Ten years since the Pittsburgh Penguins ended their Stanley Cup Drought

We look back at the incredible performance of the Penguins that led to them lifting the trophy in 2009  

The sight of the Pittsburgh Penguins in the NHL postseason is taken pretty much as standard these days, and indeed they’ve gone all the way to lift the Stanley Cup in two of the last three seasons. However, it wasn’t always that way.

In the early part of the century, they went four straight seasons with fewer than 30 regular season wins and had to properly claw their way back into postseason contention.

In times like those, one good run can sometimes not be enough unless there’s a title at the end of it all, which makes it all the more important that their Stanley Cup finals defeat in 2008 was followed by them going one step further the following year.

As we approach the 10th anniversary of that win, and with Mike Sullivan looking to deliver success once more, it’s time to look back at a monumental series which ended a 17-year dry spell for the Penguins.

As is so often the case in big four sports, the successful postseason team actually picked up fewer points over the regular season than the runners-up of the year before.

Indeed, the Penguins endured some difficult form in January and February which saw previous season’s coach Michel Therrien shown the exit, with Dan Bylsma stepping up to take the role on an interim basis.

Bylsma was young at the time – just 38 years old, and two months older than one of his players, Bill Guerin. It was a move which could easily have failed, but instead it went the other way with Bylsma overseeing 18 wins from 25 to lead the Penguins back into the playoffs and earn himself the gig on a permanent basis.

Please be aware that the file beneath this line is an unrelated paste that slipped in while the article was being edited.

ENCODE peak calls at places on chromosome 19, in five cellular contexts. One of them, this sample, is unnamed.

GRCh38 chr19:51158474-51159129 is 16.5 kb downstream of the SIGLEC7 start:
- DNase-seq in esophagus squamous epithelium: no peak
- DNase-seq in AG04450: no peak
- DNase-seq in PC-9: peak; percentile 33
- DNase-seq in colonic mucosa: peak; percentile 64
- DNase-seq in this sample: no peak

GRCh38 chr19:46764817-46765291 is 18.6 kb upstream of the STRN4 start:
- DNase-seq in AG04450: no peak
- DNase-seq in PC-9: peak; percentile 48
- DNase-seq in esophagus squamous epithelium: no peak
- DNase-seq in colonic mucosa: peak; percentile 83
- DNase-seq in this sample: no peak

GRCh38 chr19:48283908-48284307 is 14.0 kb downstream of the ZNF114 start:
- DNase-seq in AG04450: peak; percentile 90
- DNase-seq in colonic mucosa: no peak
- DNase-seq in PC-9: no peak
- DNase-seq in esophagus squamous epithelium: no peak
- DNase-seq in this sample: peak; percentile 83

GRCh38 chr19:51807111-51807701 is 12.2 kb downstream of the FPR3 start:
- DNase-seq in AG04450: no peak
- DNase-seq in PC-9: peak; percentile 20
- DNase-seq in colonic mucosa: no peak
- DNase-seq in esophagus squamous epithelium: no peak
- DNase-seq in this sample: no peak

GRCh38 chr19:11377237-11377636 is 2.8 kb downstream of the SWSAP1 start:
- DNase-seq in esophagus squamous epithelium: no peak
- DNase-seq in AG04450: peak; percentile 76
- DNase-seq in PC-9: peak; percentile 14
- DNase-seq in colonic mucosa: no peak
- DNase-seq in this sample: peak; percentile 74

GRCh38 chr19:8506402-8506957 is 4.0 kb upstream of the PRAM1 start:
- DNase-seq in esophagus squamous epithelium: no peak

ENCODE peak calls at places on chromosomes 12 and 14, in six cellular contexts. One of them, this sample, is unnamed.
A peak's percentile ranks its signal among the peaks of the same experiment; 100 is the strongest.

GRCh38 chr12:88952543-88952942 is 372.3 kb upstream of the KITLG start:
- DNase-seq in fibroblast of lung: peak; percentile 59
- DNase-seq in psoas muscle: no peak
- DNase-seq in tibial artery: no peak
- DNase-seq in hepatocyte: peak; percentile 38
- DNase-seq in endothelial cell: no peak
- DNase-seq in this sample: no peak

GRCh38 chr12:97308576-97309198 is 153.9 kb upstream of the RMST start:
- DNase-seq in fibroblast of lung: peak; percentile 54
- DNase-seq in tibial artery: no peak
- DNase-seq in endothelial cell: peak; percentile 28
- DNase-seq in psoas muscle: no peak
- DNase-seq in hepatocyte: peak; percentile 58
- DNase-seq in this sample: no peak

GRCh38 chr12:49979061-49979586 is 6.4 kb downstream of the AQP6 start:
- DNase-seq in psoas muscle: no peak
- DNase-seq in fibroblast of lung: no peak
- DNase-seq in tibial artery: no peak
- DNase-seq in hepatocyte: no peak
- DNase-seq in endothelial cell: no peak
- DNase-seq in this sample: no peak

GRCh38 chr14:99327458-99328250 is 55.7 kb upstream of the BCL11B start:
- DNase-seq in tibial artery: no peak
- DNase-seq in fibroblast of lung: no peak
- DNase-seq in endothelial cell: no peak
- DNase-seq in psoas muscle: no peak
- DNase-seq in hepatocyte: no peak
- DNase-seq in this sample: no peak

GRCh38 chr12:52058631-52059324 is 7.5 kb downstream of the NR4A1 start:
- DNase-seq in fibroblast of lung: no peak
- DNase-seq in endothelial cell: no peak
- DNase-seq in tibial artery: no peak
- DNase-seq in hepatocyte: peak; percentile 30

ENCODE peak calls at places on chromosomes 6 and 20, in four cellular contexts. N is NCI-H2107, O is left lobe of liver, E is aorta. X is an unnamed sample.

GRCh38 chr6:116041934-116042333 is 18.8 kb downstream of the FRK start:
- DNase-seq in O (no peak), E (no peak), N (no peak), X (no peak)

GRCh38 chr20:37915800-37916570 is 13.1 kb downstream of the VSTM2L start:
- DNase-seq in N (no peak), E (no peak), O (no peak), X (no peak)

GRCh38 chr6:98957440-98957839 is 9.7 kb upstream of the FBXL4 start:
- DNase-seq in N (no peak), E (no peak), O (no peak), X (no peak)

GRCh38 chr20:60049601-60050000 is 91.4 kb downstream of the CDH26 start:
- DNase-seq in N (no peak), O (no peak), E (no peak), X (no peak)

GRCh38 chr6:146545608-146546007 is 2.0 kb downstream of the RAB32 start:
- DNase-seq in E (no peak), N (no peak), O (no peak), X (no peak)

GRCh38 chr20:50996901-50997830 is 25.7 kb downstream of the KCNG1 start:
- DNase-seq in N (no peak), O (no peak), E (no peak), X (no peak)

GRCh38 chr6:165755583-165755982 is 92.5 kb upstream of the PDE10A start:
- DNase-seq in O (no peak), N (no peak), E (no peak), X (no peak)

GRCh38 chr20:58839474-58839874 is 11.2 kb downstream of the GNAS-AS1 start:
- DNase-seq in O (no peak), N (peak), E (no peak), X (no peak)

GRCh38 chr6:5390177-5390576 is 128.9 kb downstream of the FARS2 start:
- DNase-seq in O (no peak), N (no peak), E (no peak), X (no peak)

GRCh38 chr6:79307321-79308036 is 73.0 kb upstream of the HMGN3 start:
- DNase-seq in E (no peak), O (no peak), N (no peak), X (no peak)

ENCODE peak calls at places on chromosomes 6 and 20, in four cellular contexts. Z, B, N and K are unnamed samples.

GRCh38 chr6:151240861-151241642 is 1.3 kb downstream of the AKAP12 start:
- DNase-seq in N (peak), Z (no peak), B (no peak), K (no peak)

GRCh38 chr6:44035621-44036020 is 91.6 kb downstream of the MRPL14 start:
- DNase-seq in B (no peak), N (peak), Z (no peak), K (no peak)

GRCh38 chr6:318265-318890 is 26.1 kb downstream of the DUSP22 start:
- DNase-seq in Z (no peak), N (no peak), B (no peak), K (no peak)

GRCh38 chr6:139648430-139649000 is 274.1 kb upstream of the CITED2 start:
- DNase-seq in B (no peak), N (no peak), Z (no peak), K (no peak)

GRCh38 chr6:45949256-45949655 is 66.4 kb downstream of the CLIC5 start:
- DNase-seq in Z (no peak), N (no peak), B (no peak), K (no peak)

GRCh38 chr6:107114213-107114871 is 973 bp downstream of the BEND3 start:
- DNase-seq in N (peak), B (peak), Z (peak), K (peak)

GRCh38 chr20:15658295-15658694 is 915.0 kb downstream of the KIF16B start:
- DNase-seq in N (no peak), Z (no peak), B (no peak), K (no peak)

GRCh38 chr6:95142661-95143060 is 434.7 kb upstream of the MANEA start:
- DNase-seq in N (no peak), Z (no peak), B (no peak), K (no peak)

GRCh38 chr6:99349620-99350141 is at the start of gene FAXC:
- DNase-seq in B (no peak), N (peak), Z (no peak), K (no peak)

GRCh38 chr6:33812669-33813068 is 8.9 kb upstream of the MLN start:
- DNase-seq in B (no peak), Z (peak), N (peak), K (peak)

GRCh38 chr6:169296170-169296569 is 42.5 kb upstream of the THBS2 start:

“Dan has done such an impressive job with our team, both on and off the ice, that we didn’t see the need to wait any longer to announce our decision,” general manager Ray Shero said of the “easy” decision to give Bylsma the permanent post before the playoffs, and the management were rewarded for their faith in the inexperienced replacement.

It’s often the case that momentum plays a huge role in big four sports, and so it proved with the Penguins in 2009.

The Philadelphia Flyers were despatched 4-2 in the conference quarter-finals, before Sidney Crosby got the better of the Crosby-Ovechkin battle in a tense 4-3 series triumph over the Washington Capitals.

Crosby and Alexander Ovechkin notched eight goals apiece in the series, but the Canadian was the man to come out on top when it came to his team’s performance, with victory sealed in by a comprehensive 6-2 scoreline in the final game.

A whitewash of the Carolina Hurricanes in the Conference Finals almost felt like an anti-climax after the tension of the previous round, but it didn’t bother Bylsma and his players too much – after all, the Stanley Cup final threw up the opportunity to wreak revenge on the Detroit Red Wings, who had beat them at the same stage the year before.

When each of the first two games went to Detroit it looked like history might repeat itself, but a slapshot from Sergei Gonchar in the third period of the third game gave the Penguins hope for the series.

After a fantastic run up until the Stanley Cup, star man Sidney Crosby had been uncharacteristically quiet in front of goal. However, when he made an impact it was a big one: his goal put Pittsburgh ahead in game four, and suddenly it was all square.

The Red Wings had comfortably out-shot their opponents in those two defeats, and the big win which some felt was always possible came in game five. And yet the Penguins didn’t crumble after that 5-0 reverse, returning with back-to-back 2-1 wins to sneak the series 4-3.

Marc-André Fleury was the hero in the deciding game, with the goaltender making a huge diving save with just seconds left on the clock to keep the Penguins ahead in the game and the series.

A fair bit has changed in the decade since, but there remain some constants: Crosby remains captain, as he was back in 2009, while Evgeni Malkin is also still involved after his starring role against the Red Wings.

If Pittsburgh can chalk up another title, 10 years on from that glorious victory, it will be quite the achievement.